User is Offline
Joined: 09 Apr 2006
Location: Surrey, UK
|Posted: Mon Jan 08, 2007 8:25 am Post subject: A Year OF Firsts For The EA
|2006 has been a record year for the ACA. Its most important achievement has been to recover £141,238 in damages for its member clubs, fishery and river owners in 18 separate legal cases. We also provided free expert advice on angling law to more than 100 angling clubs. This is the best performance for at least the last 13 years, apart from 1999 when the ACA settled a huge case on the River Eden. The organisation has also expanded its legal and marketing teams this year, but at the same time balanced its books: a huge success after a decade of eating into its reserves.
We started the year by celebrating the marketing suspension of cypermethrin sheep dip. This was in no small part a result of legal pressure from the ACA. We continue to campaign on this issue, and we will seek damages for past and future damage to our members’ fisheries if cypermethrin dips are ever re-licensed. Our lawyers have battled long and hard with the Veterinary Medicines Directorate and have lodged several complaints with the Information Commissioner which are being investigated.
In May, the ACA forced a rainbow trout farmer to pay £10,000 for allowing fish to escape into a wild brown trout river. A Court Order was also secured to ensure that any future escapes could be promptly dealt with and charged to the farmer (which they duly were). Shortly afterwards, the ACA agreed a £50,000 settlement with the Environment Agency as compensation for a flood defence weir on the River Eden which had damaged our member’s salmon fishing.
In June, the ACA forced South East Water to pay damages of £8,500 for pollution of Brick Farm Lake in East Sussex after a burst water main washed sediment and road washings into the lake’s feeder stream and caused a significant fish kill.
In August, the ACA put up a £1,000 reward for information concerning pollution on the River Ribble from repeated dumping of waste oil. This was quickly matched 6 times over by angling clubs throughout the Ribble catchment, which caught the imagination of the angling press and BBC Radio Lancashire. Various leads are now being followed up, and the polluter has not returned. Our legal team then won £2,000 damages for the Guisborough Angling Club for sewage pollution caused by Northumbrian Water, killing 6,000 fish. The Environment Agency had been unable to prosecute, but thankfully the ACA was able to take legal action under common law to get some compensation for the club.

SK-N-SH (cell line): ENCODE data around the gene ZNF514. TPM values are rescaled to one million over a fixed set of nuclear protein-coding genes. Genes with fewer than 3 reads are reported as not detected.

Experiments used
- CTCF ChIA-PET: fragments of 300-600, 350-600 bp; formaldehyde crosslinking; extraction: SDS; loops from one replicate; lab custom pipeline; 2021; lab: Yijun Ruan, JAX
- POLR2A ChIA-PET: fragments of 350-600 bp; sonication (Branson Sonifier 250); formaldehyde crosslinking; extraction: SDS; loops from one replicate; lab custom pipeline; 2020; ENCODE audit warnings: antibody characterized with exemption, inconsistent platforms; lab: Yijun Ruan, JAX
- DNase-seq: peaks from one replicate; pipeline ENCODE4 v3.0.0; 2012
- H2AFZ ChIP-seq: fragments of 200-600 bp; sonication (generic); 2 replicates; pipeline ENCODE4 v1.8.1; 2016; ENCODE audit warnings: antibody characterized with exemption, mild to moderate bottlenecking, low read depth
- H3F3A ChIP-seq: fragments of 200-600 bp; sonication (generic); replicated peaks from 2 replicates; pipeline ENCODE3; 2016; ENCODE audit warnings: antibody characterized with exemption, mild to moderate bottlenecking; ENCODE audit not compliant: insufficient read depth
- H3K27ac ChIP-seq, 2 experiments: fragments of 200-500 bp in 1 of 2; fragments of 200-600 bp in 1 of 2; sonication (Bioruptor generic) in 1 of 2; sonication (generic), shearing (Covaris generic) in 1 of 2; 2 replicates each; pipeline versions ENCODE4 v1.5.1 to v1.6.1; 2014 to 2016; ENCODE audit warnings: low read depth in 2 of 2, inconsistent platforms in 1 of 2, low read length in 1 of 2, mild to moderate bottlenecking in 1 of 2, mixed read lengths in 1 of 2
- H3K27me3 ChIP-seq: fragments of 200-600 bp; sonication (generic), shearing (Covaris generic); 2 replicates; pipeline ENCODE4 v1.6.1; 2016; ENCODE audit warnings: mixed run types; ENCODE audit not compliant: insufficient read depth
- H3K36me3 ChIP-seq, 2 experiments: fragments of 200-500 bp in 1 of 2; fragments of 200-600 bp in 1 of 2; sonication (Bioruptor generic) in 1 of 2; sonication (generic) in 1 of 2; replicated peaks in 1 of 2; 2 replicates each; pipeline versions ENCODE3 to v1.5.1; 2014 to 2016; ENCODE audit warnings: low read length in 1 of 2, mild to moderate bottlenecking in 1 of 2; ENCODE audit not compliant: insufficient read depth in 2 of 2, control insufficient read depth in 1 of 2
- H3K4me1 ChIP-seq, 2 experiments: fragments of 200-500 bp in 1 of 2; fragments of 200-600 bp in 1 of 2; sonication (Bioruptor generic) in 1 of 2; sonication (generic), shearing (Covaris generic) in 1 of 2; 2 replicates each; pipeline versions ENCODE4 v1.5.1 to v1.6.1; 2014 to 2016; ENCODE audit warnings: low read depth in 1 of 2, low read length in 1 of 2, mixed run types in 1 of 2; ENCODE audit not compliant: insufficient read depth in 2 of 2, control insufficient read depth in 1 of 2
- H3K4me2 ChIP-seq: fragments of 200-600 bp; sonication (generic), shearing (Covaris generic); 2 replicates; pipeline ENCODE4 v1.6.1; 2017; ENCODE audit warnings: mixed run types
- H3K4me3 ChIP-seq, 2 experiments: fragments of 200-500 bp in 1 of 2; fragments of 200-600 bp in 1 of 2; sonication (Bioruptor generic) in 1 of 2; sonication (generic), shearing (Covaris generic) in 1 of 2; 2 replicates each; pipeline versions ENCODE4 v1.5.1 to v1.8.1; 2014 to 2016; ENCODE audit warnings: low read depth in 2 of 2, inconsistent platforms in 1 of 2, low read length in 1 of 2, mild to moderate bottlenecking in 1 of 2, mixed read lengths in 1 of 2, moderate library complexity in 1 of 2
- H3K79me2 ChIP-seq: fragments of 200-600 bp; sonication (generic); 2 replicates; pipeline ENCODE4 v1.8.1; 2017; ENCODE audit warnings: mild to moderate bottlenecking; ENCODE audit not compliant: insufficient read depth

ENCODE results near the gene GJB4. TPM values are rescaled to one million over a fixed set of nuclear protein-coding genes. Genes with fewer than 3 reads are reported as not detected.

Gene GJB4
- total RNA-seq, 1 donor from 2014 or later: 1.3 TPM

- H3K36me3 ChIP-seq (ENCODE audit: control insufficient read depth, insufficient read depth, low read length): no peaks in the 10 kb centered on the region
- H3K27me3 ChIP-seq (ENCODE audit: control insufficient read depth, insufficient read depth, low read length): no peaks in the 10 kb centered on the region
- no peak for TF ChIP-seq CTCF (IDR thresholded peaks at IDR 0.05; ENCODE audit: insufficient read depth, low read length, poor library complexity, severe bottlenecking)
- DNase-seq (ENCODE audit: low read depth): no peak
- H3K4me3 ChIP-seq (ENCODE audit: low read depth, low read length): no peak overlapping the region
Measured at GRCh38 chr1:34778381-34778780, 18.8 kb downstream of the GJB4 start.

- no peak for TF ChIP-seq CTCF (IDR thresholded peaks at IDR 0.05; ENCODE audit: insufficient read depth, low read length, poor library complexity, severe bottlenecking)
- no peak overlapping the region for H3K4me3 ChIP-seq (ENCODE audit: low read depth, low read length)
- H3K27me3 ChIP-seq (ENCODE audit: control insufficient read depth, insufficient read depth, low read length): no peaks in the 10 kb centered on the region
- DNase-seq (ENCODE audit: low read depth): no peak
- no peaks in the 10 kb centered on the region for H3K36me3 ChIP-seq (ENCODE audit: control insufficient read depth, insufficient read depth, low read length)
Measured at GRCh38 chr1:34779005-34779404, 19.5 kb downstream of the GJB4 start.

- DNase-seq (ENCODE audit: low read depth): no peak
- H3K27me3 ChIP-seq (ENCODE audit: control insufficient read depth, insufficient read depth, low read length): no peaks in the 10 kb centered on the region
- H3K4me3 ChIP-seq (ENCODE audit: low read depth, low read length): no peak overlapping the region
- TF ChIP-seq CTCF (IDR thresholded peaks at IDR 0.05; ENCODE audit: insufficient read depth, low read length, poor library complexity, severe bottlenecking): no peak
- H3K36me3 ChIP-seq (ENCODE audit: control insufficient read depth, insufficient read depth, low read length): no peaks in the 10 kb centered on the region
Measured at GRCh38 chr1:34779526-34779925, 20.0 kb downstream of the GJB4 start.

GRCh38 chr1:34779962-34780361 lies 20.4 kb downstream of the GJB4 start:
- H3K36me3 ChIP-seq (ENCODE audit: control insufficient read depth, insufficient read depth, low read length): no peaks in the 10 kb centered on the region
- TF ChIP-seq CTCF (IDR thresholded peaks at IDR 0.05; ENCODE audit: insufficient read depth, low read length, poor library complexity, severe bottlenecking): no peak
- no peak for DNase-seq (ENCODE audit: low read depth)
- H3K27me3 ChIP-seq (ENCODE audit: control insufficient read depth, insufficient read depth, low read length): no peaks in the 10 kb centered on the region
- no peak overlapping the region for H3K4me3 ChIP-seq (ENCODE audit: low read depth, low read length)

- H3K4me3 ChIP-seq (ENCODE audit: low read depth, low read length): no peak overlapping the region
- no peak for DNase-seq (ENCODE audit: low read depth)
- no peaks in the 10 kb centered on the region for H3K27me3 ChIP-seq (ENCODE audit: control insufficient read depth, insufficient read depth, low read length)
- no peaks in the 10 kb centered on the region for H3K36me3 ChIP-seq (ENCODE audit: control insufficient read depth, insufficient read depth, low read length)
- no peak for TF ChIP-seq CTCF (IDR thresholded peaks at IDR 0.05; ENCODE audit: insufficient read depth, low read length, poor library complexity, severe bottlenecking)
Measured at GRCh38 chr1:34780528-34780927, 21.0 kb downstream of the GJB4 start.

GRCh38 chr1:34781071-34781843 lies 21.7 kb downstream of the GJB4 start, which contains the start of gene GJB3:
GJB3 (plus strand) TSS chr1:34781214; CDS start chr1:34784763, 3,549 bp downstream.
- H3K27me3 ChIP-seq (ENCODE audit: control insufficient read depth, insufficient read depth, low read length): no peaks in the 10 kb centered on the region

Then we won £2,500 for Whittlesey Angling Club, which hosts the ACA British Pike Championship Final each November, after 2 million litres of raw sewage from Whittlesey Sewage Treatment Works caused a huge plume to kill at least 1,000 fish, most of which were roach and bream.
Still in August, we then won £15,000 damages for the Potteries Angling Society, for pollution of the River Churnet and the Cauldon Canal with farm slurry which had killed thousands of adult fish and fry, including dace, roach, perch, bream, pike, carp, gudgeon and bullheads.
In September, we won the first fish disease case in the ACA’s 58 year history, scoring £13,000 in damages for the Towcester and District Angling Association after diseased fish were supplied and stocked into their waters by Framlingham Fisheries.
In November, the ACA launched the Blueprint for Water, hhttp://www.blueprintforwater.org.uk with 9 other environmental organisations, at a parliamentary reception attended by 50 MPs. The launch saw the ACA on BBC Breakfast, the lunchtime news and BBC Radio 4’s Today programme. We are asking anglers to write to their local MP asking them to sign Early Day Motion 306 supporting the plan. 10,000 ACA members will soon receive a copy of the Blueprint.
In December, the ACA won damages of £5,600 for its member club the York and District Amalgamation of Anglers following the pollution of Pocklington Beck with several tonnes of raw sewage. Yorkshire Water finally agreed to settle the claim following years of intransigence in failing to admit the extent of the fish kill.
We wrote earlier this week to David Miliband, Secretary of State for Environment, Food and Rural Affairs, demanding immediate action to ease the passage of migratory fish through the Tees Barrage and the construction of a new fish pass, 11 years after the current fish pass was built and after countless studies confirmed what everyone knew all along: that the fish pass is not fit for purpose and is hindering the recovery on the Tees.
In 2007, the work will continue in earnest: we expect proceedings in Court in the first few weeks of 2007 on cases on the Rivers Brue, Usk, Thame, Inver, Glaze and possible judicial review proceedings in at least 2 other matters. We continue to be involved in investigating this summer’s KHV outbreak and will fight to defend the rights of our member clubs who have been affected.
Mark Lloyd, ACA Executive Director said: â€œThe concerted action we have taken for our member clubs, fishery and river owners this year should send a message loud and clear to polluters that if they damage our members’ waters, the ACA will make them pay. We hope that our success in 2006 convinces more individual anglers, fishing clubs and fishery owners to put signing up for membership of the ACA at the top of their list of new year’s resolutions.
Fish SKB - The Very Best Fly Fishing Tackle and Fishing Flies
Casting At Shadows - New Zealand and Christmas Island DVDs